The NCPA's Official NIL Ratings will help provide clarity for recruits and will encourage states to adopt the best NIL laws for college athletes.
The NCPA was a primary force in the adoption of state name, image, and likeness (NIL) laws nationwide, and helped arrange a lawsuit that helped force the NCAA to lift its ban on college athlete representation and NIL pay. The NCPA is now providing free NIL ratings to empower recruits and transfers with information about NIL laws that can have a significant effect on their ability to earn NIL pay as a college athlete (link to full access to ratings and highlights below). There are currently NIL laws in 28 states.
Depending on which school a college athlete attends, he or she may be sued for an NIL violation, can have up to 75% of sponsorship money given away to others, can be excluded from college sports jersey and video game deals… or he or she may have wide freedoms to engage in many NIL deals without negative consequences. The NCPA’s NIL ratings will help recruits and transfers navigate these issues.
“We’re in a transitional phase where all college athletes pretty much have some degree of NIL freedom, but our legal rights are all over the place. The NCPA’s NIL ratings will help give recruits a road map to answer a lot of questions they wouldn’t even know to ask and encourage states like mine to adopt an NIL law,” stated NCPA leader and Iowa basketball captain Jordan Bohannon who helped lead the #NotNCAAProperty protest during the NCAA Tournament to push for athlete NIL freedoms.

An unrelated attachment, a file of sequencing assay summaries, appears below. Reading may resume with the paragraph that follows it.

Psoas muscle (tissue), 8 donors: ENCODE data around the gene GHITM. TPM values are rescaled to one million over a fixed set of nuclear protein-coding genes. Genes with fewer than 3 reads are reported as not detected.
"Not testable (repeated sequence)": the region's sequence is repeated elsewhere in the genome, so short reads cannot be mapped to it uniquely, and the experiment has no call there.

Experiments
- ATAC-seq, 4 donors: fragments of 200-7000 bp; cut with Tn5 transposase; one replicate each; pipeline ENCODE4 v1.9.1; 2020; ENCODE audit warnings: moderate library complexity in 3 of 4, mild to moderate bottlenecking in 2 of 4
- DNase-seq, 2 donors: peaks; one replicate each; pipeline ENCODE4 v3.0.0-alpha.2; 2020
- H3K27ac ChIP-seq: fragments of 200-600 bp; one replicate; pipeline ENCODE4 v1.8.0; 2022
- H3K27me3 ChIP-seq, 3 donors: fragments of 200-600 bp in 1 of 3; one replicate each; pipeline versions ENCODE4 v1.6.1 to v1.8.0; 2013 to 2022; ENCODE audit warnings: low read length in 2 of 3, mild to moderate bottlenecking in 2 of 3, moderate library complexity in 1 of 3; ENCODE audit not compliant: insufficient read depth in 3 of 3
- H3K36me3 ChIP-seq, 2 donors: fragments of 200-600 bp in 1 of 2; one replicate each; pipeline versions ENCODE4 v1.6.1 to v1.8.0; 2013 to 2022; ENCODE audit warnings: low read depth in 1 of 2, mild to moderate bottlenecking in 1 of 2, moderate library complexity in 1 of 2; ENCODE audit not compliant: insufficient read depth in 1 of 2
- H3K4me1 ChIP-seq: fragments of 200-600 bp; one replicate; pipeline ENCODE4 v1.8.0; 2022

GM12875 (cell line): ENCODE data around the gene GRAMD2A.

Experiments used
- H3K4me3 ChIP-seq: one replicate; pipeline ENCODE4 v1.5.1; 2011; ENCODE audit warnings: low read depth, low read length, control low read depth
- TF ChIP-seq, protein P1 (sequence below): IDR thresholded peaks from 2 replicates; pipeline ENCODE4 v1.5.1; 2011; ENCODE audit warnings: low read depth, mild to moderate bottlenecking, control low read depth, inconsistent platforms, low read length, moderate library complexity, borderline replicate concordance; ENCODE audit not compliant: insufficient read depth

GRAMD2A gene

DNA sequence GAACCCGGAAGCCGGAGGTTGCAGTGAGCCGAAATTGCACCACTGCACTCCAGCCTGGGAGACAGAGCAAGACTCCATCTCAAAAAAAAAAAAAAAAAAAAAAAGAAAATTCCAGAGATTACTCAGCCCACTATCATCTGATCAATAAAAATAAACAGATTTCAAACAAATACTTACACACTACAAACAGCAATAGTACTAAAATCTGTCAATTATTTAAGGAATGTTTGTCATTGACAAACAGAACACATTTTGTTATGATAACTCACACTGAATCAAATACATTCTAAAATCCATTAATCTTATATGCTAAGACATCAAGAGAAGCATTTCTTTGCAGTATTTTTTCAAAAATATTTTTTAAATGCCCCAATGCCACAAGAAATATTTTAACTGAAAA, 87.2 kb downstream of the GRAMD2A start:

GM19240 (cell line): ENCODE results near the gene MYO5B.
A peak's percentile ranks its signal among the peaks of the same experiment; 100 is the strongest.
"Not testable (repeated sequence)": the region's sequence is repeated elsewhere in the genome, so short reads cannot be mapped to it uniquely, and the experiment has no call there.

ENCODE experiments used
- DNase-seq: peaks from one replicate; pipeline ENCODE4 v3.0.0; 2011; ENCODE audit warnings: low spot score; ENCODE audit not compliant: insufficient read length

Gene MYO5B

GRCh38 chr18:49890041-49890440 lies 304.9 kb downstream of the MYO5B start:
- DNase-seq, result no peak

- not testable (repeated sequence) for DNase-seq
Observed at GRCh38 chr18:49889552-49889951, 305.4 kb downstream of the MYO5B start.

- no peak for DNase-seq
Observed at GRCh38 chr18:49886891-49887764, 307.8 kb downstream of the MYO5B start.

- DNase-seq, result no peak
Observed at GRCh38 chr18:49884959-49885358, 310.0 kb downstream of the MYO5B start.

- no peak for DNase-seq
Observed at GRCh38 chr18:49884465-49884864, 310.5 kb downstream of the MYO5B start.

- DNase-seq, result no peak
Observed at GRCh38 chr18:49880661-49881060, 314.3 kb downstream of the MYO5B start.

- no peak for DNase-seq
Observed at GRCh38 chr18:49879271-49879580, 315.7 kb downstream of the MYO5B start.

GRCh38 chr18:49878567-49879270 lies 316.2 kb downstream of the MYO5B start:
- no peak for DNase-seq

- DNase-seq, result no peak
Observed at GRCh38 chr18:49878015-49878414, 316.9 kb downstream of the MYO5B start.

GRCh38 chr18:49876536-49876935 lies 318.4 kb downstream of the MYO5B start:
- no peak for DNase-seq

Washington State football player and NCPA leader Dallas Hobbs who helped lead a campaign of 500 Pac-12 football players who demanded NIL freedoms and other rights stated, “This will be an important tool for recruits who are making the biggest decision of their lives. I’m going to continue working to get an NIL law here in the state of Washington. My school has been good at allowing NIL freedoms, but college athletes’ freedoms should be guaranteed as a matter of law.”
NCPA Executive Director Ramogi Huma stated, “The NCPA applauds states with NIL laws for taking an important step toward college athletes’ rights. However, every state has room for improvement. It's common for states to improve on new laws and the NCPA wants to continue working toward bringing forth NIL laws that maximize rights and freedoms for college athletes.”
The NCPA is encouraging states to adopt an NIL law that incorporates athletes’ rights in the NCPA’s model state NIL legislation: https://www.ncpanow.org/solutions-and-resources/model-legislation
How the Ratings Work
The NCPA identified 21 key aspects in state NIL laws that can be either helpful or harmful to college athletes’ freedoms. A state with an NIL law that is helpful to college athletes in every category would score 100%, while a state without an NIL law or with an NIL law that harms college athletes’ freedoms in all of the categories would score a 0%. Currently, the states with NIL laws have ratings between 43%-90%. Colleges in states without an NIL law are likely allowing their athletes to engage in some level of NIL activity. However, because college athletes in those states are not legally guaranteed NIL rights or freedoms, those states are given a rating of 0%.
1st place: New Mexico (90%)
2nd Place: Maryland, Missouri, Oregon (81%)
Last Place: Alabama, Illinois, Mississippi (43%)